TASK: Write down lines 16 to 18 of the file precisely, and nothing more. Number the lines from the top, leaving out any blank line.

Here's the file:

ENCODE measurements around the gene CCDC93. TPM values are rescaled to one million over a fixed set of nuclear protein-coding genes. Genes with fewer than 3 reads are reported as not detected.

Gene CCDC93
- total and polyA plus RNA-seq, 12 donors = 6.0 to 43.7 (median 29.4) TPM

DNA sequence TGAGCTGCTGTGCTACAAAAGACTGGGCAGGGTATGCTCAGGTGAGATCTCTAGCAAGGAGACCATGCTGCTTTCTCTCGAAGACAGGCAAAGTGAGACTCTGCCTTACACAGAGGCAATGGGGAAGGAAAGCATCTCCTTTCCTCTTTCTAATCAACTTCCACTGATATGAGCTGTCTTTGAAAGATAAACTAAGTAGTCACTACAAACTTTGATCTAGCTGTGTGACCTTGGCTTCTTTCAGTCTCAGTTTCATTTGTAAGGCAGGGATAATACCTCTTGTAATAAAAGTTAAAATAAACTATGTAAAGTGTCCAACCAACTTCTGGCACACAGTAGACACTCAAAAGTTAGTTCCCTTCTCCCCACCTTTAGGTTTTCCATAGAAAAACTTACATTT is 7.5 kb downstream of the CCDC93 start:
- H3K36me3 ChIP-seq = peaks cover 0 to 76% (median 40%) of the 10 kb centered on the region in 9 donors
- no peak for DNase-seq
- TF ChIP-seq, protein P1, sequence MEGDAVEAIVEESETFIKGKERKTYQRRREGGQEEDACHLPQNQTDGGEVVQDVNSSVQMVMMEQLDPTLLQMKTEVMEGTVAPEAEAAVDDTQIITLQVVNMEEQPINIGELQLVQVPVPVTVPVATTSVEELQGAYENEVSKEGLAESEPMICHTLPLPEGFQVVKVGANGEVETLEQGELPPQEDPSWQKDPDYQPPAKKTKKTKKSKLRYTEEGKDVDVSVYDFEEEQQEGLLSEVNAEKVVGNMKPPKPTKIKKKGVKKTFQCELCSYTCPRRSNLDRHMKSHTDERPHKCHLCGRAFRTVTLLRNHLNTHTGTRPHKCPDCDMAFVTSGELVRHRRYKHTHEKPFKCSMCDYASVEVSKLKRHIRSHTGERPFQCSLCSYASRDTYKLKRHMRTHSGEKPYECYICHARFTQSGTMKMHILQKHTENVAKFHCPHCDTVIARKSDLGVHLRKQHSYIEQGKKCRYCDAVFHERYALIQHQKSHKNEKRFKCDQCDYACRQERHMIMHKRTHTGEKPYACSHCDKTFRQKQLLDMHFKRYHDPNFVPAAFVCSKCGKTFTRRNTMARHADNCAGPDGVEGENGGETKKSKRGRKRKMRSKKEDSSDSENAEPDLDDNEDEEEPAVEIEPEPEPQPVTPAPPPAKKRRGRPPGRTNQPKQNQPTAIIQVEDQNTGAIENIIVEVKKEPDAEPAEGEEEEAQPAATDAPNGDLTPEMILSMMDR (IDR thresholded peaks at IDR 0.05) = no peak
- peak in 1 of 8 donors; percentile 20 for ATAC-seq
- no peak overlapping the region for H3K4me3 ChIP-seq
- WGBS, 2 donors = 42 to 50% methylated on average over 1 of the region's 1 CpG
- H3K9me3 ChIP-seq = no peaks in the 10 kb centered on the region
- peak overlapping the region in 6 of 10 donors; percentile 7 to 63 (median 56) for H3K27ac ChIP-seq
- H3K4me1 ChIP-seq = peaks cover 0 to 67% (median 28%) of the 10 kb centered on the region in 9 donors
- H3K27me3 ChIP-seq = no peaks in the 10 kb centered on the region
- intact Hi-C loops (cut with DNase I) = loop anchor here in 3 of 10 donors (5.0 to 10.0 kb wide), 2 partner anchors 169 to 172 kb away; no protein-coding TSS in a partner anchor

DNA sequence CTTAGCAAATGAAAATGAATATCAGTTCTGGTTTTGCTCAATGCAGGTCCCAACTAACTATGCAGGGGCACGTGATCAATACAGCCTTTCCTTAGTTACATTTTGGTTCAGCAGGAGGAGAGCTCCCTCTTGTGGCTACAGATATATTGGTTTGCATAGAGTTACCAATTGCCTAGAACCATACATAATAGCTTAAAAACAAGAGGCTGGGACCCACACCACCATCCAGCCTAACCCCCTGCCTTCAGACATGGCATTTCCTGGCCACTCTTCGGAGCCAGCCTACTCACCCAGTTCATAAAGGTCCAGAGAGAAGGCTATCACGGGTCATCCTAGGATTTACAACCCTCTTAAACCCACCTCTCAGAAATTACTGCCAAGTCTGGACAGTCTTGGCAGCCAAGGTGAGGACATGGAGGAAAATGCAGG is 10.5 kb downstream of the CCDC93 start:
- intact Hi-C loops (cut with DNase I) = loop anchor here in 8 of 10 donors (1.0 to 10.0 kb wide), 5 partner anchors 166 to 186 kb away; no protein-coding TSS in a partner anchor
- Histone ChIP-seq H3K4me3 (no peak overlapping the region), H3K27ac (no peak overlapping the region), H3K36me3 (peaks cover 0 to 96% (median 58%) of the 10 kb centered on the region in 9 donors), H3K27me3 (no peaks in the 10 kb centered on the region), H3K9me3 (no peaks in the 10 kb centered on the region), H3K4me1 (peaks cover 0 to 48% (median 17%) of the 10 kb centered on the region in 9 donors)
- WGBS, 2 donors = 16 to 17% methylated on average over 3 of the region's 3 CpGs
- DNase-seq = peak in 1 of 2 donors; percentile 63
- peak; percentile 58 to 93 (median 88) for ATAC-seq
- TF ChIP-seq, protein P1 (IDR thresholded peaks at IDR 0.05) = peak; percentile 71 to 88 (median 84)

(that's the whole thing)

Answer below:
DNA sequence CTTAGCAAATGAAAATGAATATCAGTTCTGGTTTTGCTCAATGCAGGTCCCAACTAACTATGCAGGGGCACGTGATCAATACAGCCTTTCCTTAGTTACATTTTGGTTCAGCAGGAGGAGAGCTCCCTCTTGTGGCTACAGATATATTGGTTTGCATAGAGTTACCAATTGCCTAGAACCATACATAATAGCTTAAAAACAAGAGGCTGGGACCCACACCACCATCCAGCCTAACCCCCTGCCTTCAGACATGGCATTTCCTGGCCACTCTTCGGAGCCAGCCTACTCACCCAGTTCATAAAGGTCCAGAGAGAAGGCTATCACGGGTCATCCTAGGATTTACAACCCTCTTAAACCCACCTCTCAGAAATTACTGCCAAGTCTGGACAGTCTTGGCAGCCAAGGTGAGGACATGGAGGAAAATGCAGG is 10.5 kb downstream of the CCDC93 start:
- intact Hi-C loops (cut with DNase I) = loop anchor here in 8 of 10 donors (1.0 to 10.0 kb wide), 5 partner anchors 166 to 186 kb away; no protein-coding TSS in a partner anchor
- Histone ChIP-seq H3K4me3 (no peak overlapping the region), H3K27ac (no peak overlapping the region), H3K36me3 (peaks cover 0 to 96% (median 58%) of the 10 kb centered on the region in 9 donors), H3K27me3 (no peaks in the 10 kb centered on the region), H3K9me3 (no peaks in the 10 kb centered on the region), H3K4me1 (peaks cover 0 to 48% (median 17%) of the 10 kb centered on the region in 9 donors)